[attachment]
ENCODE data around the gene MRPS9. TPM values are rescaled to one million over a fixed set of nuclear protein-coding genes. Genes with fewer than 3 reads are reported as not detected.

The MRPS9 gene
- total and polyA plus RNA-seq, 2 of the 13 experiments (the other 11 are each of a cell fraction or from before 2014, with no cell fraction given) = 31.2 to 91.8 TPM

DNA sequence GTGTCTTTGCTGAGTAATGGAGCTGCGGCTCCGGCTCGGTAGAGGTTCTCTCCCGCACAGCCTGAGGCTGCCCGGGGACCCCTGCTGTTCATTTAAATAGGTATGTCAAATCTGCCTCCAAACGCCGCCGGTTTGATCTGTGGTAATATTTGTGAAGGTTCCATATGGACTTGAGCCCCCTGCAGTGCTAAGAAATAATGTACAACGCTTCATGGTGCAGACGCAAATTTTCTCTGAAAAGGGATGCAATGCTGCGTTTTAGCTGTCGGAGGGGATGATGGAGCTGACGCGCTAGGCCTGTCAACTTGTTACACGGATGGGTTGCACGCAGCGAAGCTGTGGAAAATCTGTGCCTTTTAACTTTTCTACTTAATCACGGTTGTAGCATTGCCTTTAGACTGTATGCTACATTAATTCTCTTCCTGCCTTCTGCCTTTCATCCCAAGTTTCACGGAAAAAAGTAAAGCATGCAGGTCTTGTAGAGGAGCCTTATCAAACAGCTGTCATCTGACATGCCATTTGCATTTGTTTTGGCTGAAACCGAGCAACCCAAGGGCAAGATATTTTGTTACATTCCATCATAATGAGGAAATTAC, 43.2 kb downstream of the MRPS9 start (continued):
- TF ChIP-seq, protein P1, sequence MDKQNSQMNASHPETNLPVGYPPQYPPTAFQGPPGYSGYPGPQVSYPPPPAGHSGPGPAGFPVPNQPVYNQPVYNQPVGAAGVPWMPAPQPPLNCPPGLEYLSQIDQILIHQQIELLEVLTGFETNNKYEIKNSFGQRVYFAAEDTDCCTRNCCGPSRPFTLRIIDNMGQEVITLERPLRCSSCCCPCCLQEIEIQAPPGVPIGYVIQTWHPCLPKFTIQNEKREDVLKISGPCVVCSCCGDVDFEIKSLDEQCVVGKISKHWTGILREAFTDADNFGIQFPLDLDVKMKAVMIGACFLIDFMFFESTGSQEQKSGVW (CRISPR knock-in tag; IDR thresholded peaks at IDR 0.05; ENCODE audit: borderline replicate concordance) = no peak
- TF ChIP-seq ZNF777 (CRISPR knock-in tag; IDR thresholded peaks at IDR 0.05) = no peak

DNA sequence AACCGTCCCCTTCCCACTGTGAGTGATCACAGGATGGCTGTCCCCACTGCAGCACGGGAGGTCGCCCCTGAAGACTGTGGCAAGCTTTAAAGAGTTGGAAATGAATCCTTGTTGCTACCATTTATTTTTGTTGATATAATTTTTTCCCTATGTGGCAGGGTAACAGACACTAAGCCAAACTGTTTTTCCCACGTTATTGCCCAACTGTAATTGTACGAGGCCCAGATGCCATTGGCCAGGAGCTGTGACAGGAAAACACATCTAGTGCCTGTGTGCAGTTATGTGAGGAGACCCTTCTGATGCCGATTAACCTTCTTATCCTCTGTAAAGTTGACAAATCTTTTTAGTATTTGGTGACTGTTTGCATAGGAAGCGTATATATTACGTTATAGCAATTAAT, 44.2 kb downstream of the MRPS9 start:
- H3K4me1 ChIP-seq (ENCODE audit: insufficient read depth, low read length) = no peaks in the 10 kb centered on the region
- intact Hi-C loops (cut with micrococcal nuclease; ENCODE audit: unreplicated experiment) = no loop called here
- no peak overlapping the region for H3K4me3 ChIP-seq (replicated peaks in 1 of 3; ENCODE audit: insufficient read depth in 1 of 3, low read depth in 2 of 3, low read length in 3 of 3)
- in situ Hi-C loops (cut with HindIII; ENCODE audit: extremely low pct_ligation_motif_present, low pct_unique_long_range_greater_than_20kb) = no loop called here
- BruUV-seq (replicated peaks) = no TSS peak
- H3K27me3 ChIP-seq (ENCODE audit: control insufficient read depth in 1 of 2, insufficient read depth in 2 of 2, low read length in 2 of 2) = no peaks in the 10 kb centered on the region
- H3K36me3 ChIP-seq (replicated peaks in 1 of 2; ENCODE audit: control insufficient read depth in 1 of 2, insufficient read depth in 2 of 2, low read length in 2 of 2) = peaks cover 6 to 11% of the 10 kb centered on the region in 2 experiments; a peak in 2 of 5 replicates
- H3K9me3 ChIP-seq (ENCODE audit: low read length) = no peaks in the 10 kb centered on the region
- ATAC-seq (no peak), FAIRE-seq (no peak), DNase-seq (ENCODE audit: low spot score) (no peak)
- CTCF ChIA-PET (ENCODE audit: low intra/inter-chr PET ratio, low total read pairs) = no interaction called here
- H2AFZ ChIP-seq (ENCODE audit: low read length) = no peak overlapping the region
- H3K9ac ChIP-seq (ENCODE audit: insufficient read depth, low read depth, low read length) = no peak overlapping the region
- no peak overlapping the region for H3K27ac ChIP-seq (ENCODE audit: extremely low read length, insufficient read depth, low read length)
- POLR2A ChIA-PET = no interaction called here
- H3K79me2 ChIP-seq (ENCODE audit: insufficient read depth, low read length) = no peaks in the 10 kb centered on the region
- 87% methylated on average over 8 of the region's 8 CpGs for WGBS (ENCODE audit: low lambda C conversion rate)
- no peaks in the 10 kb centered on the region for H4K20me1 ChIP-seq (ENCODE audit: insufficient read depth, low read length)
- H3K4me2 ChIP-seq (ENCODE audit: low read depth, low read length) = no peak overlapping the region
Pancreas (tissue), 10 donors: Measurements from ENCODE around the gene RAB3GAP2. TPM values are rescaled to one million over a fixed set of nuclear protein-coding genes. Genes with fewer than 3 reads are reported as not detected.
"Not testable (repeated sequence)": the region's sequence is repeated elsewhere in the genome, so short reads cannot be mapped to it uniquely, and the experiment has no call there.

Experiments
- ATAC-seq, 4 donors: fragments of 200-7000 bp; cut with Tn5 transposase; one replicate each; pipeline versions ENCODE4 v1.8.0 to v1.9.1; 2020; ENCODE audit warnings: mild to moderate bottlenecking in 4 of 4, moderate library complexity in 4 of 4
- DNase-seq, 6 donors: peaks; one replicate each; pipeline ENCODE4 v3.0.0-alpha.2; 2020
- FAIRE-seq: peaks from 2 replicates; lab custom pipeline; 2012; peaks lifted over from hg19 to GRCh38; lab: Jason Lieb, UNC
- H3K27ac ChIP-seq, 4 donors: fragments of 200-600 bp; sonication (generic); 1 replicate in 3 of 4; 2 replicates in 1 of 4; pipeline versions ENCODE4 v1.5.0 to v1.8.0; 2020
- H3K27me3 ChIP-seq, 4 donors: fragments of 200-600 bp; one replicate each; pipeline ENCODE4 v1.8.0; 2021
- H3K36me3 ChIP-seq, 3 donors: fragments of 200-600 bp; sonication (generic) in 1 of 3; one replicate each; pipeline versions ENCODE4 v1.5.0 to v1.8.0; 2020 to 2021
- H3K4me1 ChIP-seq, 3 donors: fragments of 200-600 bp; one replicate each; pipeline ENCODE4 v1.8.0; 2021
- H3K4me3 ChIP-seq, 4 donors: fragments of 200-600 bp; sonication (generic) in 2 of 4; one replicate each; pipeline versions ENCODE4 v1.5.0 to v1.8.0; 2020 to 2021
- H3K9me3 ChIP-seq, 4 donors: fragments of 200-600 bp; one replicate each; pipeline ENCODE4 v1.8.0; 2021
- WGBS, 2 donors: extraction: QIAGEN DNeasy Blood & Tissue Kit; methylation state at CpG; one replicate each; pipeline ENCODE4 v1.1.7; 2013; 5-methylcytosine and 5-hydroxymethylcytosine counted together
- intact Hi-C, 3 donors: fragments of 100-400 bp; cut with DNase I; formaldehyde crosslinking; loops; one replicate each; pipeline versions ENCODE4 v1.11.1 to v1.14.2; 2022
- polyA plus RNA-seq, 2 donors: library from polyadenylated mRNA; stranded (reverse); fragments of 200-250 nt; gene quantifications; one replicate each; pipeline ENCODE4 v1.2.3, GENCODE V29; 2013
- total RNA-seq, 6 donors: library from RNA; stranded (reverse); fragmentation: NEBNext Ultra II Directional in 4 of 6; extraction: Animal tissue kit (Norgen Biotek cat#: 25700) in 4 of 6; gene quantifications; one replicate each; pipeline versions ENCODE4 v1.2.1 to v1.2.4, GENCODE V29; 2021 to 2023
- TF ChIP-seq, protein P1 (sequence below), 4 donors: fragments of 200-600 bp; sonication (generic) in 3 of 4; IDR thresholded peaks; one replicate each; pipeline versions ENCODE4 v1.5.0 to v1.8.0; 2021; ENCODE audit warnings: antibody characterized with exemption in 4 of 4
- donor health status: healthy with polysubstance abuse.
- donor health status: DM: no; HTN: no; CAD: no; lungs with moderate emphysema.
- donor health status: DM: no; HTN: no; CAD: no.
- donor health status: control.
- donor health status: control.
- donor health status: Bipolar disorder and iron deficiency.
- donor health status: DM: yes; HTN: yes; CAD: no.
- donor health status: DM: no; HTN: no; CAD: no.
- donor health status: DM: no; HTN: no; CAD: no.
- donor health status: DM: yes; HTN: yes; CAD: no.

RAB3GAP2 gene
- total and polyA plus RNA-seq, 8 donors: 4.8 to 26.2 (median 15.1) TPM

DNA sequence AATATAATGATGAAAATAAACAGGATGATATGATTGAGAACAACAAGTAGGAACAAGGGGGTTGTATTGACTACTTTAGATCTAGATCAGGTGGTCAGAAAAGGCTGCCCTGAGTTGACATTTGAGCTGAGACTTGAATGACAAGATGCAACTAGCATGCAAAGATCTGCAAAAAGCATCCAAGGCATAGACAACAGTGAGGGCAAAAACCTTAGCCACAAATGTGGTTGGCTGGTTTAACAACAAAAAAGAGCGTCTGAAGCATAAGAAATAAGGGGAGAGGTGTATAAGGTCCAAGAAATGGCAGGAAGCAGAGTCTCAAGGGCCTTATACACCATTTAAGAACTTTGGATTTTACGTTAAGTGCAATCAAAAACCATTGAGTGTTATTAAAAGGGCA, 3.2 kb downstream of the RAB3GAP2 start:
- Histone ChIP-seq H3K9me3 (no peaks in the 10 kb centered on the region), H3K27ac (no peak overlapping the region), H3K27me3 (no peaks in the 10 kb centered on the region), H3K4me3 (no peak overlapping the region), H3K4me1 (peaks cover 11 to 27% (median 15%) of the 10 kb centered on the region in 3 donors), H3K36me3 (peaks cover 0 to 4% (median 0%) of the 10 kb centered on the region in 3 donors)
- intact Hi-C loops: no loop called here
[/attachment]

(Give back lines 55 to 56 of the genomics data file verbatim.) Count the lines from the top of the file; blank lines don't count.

DNA sequence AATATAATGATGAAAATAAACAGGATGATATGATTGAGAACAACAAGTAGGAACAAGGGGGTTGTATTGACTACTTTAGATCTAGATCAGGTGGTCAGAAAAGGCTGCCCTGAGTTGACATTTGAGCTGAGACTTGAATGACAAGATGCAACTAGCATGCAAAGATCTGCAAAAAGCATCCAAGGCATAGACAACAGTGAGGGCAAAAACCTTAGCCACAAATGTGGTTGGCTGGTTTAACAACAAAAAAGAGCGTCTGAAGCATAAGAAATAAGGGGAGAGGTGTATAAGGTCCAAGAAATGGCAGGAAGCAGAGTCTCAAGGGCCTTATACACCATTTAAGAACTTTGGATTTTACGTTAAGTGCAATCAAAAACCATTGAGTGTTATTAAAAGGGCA, 3.2 kb downstream of the RAB3GAP2 start:
- Histone ChIP-seq H3K9me3 (no peaks in the 10 kb centered on the region), H3K27ac (no peak overlapping the region), H3K27me3 (no peaks in the 10 kb centered on the region), H3K4me3 (no peak overlapping the region), H3K4me1 (peaks cover 11 to 27% (median 15%) of the 10 kb centered on the region in 3 donors), H3K36me3 (peaks cover 0 to 4% (median 0%) of the 10 kb centered on the region in 3 donors)